If you have received a notice of trespass from a store or an individual, you might be confused about what it is, and if it means that you have been charged with a crime. The good news is a notice of trespass is not a criminal charge and will not show up on your criminal record. It is often a private notice issued and maintained by a business or property owner. In some situations, it can also be maintained by local law enforcement. It is important to take a notice of trespass seriously, however, because violating it is a criminal offense.
What is a Notice of Trespass?
For the most part, property owners can decide who is or is not allowed on their property. Technically, they do not need a “lawful” reason to serve you with a notice of trespass. A notice of trespass is typically issued after some type of dispute with a business or property owner. The notice normally is a document with your name on it that informs you that you are no longer allowed on that property for a fixed amount of time. A few examples where we see notices of trespass issued are after an argument with a property owner; for somebody accused of stealing from a business; or where a police officer sees someone walking around a closed construction site. There are countless other examples.
The notice serves as a revocation of your right to be on that property- meaning if you are caught back on that property before the notice expires, you could be charged with a crime. It is crucial that you read the entire notice and check the specific information of where and for how long you have been banned. For example, if you receive a notice of trespass from a store in a shopping mall, you must verify whether you have been banned from the store only or from the entire mall. Another example might be if a person was trespassed from a Target in Seattle, does it include all Target stores everywhere or just that one store in Seattle? It is crucial to read the entire notice to avoid making a mistake and getting charged with a crime.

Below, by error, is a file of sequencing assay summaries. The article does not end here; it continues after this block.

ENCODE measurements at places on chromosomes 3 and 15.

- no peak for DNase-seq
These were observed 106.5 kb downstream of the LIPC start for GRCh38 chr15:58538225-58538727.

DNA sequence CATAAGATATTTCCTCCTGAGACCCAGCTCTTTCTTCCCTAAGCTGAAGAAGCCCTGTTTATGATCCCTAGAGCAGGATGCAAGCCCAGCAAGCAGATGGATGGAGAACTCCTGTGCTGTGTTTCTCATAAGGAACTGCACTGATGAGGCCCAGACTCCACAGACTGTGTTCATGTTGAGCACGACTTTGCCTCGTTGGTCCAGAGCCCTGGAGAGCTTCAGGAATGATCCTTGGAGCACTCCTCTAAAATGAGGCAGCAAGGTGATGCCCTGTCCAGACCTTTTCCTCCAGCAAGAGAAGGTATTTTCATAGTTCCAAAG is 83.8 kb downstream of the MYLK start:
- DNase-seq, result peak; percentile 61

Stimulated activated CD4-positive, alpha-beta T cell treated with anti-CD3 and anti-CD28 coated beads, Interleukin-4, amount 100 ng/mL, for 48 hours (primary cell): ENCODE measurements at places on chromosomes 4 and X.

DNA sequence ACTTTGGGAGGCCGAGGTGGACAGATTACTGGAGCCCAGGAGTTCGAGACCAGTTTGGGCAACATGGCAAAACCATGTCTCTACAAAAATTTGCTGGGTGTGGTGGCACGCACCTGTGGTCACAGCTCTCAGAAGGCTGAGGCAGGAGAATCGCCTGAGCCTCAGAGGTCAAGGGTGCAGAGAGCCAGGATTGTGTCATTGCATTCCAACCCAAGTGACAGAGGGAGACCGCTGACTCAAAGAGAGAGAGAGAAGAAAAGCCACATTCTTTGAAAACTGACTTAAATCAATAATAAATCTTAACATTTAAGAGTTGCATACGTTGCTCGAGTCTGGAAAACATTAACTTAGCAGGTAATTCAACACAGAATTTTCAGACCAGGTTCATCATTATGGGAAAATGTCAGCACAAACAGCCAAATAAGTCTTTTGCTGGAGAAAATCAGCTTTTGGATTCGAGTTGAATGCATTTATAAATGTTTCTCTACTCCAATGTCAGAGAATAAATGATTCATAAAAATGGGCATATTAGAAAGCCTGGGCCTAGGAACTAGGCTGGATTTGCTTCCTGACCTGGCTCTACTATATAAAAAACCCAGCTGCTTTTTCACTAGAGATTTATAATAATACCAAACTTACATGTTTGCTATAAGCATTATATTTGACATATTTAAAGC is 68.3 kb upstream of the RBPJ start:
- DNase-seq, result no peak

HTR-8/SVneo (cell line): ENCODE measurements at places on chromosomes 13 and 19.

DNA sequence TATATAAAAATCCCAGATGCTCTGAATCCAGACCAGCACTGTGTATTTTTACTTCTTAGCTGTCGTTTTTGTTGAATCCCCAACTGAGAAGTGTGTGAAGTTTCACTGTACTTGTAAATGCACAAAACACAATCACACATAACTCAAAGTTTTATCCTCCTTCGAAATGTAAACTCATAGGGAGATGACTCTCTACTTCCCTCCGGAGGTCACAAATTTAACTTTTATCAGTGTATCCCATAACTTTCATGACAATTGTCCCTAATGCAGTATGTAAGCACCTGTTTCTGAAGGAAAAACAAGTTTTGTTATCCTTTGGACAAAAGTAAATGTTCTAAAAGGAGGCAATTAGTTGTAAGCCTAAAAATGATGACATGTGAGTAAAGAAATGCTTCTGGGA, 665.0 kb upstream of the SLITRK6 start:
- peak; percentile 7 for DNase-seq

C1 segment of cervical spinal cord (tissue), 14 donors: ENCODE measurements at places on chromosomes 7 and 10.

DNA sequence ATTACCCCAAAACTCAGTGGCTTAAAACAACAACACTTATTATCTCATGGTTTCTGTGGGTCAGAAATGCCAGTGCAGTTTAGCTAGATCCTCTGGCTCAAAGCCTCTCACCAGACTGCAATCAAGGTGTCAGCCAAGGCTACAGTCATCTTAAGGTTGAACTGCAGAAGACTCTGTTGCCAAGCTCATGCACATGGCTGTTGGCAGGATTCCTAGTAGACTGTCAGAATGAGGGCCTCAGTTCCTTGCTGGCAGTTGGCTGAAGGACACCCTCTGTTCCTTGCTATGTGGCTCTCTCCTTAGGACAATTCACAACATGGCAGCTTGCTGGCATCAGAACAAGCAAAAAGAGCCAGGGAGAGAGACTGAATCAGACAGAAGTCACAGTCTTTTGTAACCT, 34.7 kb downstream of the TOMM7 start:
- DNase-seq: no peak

Surprisingly, small businesses and corporations do a good job of keeping track of who has received a notice of trespass and is banned from their property. It is important to read through the entire notice to avoid violating it and do not rely on them forgetting about you by the next time that you return.
What Happens if You Violate a Notice of Trespass?
If you return to the property and you go inside of the business or structure you have been prohibited from entering, you could be charged with Criminal Trespass in the 1st Degree.
- This is a Gross Misdemeanor, with a maximum penalty of 364 days in jail and a $5000 fine.
If you are found outside the building but still on the property, such as in a parking lot, you could be charged with Criminal Trespass in the 2nd Degree.
- This is a Simple Misdemeanor, with a maximum penalty of 90 days in jail and a $1000 fine.
We can argue against these charges in a few different ways, such as by arguing that you made an honest mistake and did not know you were violating the notice. We can also look at the technical information outlined in the notice and whether you violated it or not.
Contact Us to Represent You
Being accused of Criminal Trespass is a difficult thing. However, it is not a hopeless situation. If you take the right steps now, jail time and convictions can often be avoided. If you are in need of help, please give our office a call. We can be reached at (425) 224-7075. We will listen to what happened, identify a way forward and do whatever is possible to get you the result you need and deserve The Law Offices of Lance Fryrear has more than 20 years of defending this type of situation throughout Washington State. Give us a call and we will be there for you.